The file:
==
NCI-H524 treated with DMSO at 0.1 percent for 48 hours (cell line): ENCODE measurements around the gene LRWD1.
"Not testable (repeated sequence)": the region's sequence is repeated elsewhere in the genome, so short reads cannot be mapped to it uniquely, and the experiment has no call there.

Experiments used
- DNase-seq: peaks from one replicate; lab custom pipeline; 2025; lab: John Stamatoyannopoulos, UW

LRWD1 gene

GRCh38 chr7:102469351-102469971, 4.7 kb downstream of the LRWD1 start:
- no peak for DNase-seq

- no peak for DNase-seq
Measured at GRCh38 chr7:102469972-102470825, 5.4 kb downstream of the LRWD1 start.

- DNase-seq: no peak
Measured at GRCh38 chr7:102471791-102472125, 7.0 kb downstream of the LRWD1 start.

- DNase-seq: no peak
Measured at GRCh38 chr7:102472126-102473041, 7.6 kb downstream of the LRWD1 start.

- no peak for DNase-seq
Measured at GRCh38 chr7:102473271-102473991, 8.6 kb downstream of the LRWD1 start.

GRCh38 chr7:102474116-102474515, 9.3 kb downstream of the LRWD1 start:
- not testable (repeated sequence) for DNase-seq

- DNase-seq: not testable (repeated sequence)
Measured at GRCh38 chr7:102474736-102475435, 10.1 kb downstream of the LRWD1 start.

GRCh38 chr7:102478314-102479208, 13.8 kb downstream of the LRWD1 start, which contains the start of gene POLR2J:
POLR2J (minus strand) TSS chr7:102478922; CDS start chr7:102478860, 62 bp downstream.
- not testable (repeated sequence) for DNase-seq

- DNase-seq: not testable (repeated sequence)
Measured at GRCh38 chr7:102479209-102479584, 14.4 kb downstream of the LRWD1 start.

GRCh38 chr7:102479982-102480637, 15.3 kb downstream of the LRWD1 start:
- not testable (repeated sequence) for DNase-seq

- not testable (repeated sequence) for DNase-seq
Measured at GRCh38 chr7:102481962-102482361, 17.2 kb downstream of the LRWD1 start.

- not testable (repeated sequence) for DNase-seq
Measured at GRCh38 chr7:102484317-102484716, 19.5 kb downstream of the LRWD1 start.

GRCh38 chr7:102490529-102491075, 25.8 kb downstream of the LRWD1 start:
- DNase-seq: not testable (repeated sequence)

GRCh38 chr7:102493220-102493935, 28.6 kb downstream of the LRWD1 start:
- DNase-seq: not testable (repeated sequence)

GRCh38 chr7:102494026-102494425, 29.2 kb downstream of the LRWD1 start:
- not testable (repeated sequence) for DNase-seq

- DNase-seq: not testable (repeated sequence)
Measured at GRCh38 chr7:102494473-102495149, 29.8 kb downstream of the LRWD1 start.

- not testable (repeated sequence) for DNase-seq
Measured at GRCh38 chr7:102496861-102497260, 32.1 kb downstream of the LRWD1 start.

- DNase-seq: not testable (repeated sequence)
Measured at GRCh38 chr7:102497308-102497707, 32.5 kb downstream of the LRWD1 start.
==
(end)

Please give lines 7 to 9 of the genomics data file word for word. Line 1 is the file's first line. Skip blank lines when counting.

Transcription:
- no peak for DNase-seq

- no peak for DNase-seq
Measured at GRCh38 chr7:102469972-102470825, 5.4 kb downstream of the LRWD1 start.